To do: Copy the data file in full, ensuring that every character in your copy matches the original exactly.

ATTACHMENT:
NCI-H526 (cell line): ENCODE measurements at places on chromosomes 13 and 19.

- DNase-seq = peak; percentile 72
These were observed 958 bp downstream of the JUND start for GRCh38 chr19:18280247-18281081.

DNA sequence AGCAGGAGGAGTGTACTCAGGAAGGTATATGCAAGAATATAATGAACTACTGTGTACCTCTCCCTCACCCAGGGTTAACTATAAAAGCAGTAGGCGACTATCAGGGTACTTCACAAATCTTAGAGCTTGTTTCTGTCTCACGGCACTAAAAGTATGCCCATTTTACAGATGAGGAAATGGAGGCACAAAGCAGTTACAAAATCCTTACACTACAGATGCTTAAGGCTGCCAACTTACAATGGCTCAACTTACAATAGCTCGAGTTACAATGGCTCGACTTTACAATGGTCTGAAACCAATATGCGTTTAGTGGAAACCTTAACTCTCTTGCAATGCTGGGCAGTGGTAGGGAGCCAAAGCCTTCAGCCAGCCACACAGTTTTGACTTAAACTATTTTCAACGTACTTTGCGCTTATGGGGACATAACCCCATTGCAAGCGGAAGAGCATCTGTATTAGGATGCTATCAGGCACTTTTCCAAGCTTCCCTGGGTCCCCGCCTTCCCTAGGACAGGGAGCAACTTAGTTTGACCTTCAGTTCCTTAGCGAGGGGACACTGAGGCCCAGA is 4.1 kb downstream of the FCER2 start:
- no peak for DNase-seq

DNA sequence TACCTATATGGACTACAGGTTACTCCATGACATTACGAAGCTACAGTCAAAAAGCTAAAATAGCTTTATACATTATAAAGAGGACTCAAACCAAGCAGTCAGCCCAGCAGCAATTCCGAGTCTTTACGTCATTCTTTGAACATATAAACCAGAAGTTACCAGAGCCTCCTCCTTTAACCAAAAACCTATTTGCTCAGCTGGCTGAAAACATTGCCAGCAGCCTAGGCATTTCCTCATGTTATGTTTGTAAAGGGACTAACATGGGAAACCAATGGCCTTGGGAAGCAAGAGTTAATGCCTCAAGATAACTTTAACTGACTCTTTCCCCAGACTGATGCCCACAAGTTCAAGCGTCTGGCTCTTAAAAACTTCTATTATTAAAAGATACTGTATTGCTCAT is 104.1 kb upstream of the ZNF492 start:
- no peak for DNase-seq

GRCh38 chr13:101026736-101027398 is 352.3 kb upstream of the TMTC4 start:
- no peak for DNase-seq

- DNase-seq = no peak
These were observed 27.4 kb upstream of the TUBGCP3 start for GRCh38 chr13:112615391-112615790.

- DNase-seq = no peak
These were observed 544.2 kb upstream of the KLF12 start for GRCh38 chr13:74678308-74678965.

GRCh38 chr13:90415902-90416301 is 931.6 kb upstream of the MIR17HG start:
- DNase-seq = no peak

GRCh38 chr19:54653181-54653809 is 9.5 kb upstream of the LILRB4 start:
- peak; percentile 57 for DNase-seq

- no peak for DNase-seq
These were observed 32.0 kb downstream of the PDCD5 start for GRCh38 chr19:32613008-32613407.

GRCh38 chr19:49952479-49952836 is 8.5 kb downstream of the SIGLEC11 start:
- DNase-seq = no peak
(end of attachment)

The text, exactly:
NCI-H526 (cell line): ENCODE measurements at places on chromosomes 13 and 19.

- DNase-seq = peak; percentile 72
These were observed 958 bp downstream of the JUND start for GRCh38 chr19:18280247-18281081.

DNA sequence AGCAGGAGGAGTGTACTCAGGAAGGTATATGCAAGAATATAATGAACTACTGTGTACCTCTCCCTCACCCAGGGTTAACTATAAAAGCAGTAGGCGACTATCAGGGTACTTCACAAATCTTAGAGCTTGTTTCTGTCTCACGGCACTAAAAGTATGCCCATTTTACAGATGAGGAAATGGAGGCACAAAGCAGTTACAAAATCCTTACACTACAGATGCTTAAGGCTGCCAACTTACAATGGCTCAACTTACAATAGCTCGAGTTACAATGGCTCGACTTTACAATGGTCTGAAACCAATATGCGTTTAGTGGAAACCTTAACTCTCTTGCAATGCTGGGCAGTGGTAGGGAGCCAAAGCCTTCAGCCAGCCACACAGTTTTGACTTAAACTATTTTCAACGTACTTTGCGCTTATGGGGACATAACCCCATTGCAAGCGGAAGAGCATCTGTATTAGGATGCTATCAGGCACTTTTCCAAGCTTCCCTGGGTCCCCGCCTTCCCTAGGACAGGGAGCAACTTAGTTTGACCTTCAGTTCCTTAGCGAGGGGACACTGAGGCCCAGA is 4.1 kb downstream of the FCER2 start:
- no peak for DNase-seq

DNA sequence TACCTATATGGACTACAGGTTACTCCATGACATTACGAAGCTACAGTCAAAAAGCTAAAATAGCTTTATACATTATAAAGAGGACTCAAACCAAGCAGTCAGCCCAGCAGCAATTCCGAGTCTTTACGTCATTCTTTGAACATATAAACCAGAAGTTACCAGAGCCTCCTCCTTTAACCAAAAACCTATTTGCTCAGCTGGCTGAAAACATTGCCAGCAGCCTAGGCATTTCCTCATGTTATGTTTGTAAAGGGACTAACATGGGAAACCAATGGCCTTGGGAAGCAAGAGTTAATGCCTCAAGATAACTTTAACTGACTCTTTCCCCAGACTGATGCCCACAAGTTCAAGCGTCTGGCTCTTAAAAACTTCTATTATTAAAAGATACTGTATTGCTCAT is 104.1 kb upstream of the ZNF492 start:
- no peak for DNase-seq

GRCh38 chr13:101026736-101027398 is 352.3 kb upstream of the TMTC4 start:
- no peak for DNase-seq

- DNase-seq = no peak
These were observed 27.4 kb upstream of the TUBGCP3 start for GRCh38 chr13:112615391-112615790.

- DNase-seq = no peak
These were observed 544.2 kb upstream of the KLF12 start for GRCh38 chr13:74678308-74678965.

GRCh38 chr13:90415902-90416301 is 931.6 kb upstream of the MIR17HG start:
- DNase-seq = no peak

GRCh38 chr19:54653181-54653809 is 9.5 kb upstream of the LILRB4 start:
- peak; percentile 57 for DNase-seq

- no peak for DNase-seq
These were observed 32.0 kb downstream of the PDCD5 start for GRCh38 chr19:32613008-32613407.

GRCh38 chr19:49952479-49952836 is 8.5 kb downstream of the SIGLEC11 start:
- DNase-seq = no peak